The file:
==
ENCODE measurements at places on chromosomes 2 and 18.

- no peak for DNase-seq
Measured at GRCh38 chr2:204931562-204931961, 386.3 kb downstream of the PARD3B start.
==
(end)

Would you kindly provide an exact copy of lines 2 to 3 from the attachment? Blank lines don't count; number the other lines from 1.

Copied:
- no peak for DNase-seq
Measured at GRCh38 chr2:204931562-204931961, 386.3 kb downstream of the PARD3B start.